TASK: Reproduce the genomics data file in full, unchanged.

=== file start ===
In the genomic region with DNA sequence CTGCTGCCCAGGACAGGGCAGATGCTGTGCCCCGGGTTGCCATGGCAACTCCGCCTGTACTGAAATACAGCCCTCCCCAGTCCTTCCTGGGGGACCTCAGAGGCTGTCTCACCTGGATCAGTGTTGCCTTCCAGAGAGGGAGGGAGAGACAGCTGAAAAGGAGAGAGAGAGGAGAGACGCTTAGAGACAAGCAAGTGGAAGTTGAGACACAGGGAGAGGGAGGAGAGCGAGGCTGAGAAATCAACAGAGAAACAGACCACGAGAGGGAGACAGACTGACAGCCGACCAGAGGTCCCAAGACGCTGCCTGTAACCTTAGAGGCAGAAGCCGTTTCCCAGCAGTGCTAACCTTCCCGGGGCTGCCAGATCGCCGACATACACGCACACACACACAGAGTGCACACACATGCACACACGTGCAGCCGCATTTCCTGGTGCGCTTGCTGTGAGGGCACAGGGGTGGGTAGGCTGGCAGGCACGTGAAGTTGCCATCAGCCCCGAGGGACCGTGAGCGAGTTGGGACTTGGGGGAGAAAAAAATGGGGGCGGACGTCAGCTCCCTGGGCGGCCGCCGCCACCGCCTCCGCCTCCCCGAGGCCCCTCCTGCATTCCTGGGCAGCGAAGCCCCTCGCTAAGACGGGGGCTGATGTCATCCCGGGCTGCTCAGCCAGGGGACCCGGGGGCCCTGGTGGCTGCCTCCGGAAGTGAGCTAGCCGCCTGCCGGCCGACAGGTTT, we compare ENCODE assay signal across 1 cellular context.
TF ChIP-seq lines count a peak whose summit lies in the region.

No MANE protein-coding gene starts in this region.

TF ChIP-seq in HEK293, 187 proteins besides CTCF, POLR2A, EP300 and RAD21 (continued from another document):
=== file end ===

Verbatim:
In the genomic region with DNA sequence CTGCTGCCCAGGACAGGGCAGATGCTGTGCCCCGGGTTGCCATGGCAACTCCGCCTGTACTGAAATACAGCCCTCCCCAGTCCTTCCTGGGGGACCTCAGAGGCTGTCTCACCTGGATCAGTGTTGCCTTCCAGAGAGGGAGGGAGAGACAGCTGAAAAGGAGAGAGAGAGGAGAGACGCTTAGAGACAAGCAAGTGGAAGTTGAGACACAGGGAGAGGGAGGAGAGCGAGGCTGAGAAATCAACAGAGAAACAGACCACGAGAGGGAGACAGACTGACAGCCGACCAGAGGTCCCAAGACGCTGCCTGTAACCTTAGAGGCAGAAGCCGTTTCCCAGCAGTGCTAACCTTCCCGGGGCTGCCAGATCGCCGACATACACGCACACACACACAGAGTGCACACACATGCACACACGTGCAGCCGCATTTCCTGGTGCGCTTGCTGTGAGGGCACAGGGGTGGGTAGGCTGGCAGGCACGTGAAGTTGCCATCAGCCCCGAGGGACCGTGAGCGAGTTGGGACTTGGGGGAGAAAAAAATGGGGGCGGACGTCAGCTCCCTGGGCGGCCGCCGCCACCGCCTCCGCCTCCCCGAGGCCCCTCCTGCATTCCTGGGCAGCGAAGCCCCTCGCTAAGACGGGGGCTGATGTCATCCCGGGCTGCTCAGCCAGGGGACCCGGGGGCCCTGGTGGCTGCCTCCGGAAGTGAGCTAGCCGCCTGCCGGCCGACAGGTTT, we compare ENCODE assay signal across 1 cellular context.
TF ChIP-seq lines count a peak whose summit lies in the region.

No MANE protein-coding gene starts in this region.

TF ChIP-seq in HEK293, 187 proteins besides CTCF, POLR2A, EP300 and RAD21 (continued from another document):